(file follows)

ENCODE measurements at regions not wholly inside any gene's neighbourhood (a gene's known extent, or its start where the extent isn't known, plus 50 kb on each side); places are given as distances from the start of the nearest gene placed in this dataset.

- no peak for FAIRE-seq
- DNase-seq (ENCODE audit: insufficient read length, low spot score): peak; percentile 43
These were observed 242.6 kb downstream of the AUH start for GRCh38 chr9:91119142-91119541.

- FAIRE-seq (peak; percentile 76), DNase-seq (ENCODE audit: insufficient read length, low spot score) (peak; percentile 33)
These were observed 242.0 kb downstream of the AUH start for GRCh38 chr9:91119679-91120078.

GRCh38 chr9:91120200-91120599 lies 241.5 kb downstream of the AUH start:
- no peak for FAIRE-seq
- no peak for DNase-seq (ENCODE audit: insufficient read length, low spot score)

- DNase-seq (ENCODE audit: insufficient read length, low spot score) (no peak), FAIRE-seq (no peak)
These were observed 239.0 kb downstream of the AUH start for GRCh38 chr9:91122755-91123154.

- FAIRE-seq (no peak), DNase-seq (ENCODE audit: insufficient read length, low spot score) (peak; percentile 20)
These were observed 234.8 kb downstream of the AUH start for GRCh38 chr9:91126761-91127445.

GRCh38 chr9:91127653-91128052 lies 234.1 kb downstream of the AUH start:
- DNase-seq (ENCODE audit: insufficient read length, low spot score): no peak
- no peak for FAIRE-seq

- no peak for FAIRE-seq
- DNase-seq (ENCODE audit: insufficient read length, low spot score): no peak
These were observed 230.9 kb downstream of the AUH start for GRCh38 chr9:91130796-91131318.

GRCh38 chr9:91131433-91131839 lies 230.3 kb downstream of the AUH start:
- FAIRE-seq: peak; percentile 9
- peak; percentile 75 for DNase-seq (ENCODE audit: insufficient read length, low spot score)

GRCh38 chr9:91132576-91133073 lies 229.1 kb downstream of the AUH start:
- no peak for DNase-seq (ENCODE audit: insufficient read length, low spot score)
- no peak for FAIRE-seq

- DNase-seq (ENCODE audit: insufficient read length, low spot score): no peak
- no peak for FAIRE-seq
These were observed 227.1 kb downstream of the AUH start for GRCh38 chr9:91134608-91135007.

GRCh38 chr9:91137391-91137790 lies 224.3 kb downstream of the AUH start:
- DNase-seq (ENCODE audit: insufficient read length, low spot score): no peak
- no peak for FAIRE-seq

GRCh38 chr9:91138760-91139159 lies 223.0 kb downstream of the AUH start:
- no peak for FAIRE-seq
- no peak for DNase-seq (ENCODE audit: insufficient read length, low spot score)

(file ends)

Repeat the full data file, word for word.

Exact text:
ENCODE measurements at regions not wholly inside any gene's neighbourhood (a gene's known extent, or its start where the extent isn't known, plus 50 kb on each side); places are given as distances from the start of the nearest gene placed in this dataset.

- no peak for FAIRE-seq
- DNase-seq (ENCODE audit: insufficient read length, low spot score): peak; percentile 43
These were observed 242.6 kb downstream of the AUH start for GRCh38 chr9:91119142-91119541.

- FAIRE-seq (peak; percentile 76), DNase-seq (ENCODE audit: insufficient read length, low spot score) (peak; percentile 33)
These were observed 242.0 kb downstream of the AUH start for GRCh38 chr9:91119679-91120078.

GRCh38 chr9:91120200-91120599 lies 241.5 kb downstream of the AUH start:
- no peak for FAIRE-seq
- no peak for DNase-seq (ENCODE audit: insufficient read length, low spot score)

- DNase-seq (ENCODE audit: insufficient read length, low spot score) (no peak), FAIRE-seq (no peak)
These were observed 239.0 kb downstream of the AUH start for GRCh38 chr9:91122755-91123154.

- FAIRE-seq (no peak), DNase-seq (ENCODE audit: insufficient read length, low spot score) (peak; percentile 20)
These were observed 234.8 kb downstream of the AUH start for GRCh38 chr9:91126761-91127445.

GRCh38 chr9:91127653-91128052 lies 234.1 kb downstream of the AUH start:
- DNase-seq (ENCODE audit: insufficient read length, low spot score): no peak
- no peak for FAIRE-seq

- no peak for FAIRE-seq
- DNase-seq (ENCODE audit: insufficient read length, low spot score): no peak
These were observed 230.9 kb downstream of the AUH start for GRCh38 chr9:91130796-91131318.

GRCh38 chr9:91131433-91131839 lies 230.3 kb downstream of the AUH start:
- FAIRE-seq: peak; percentile 9
- peak; percentile 75 for DNase-seq (ENCODE audit: insufficient read length, low spot score)

GRCh38 chr9:91132576-91133073 lies 229.1 kb downstream of the AUH start:
- no peak for DNase-seq (ENCODE audit: insufficient read length, low spot score)
- no peak for FAIRE-seq

- DNase-seq (ENCODE audit: insufficient read length, low spot score): no peak
- no peak for FAIRE-seq
These were observed 227.1 kb downstream of the AUH start for GRCh38 chr9:91134608-91135007.

GRCh38 chr9:91137391-91137790 lies 224.3 kb downstream of the AUH start:
- DNase-seq (ENCODE audit: insufficient read length, low spot score): no peak
- no peak for FAIRE-seq

GRCh38 chr9:91138760-91139159 lies 223.0 kb downstream of the AUH start:
- no peak for FAIRE-seq
- no peak for DNase-seq (ENCODE audit: insufficient read length, low spot score)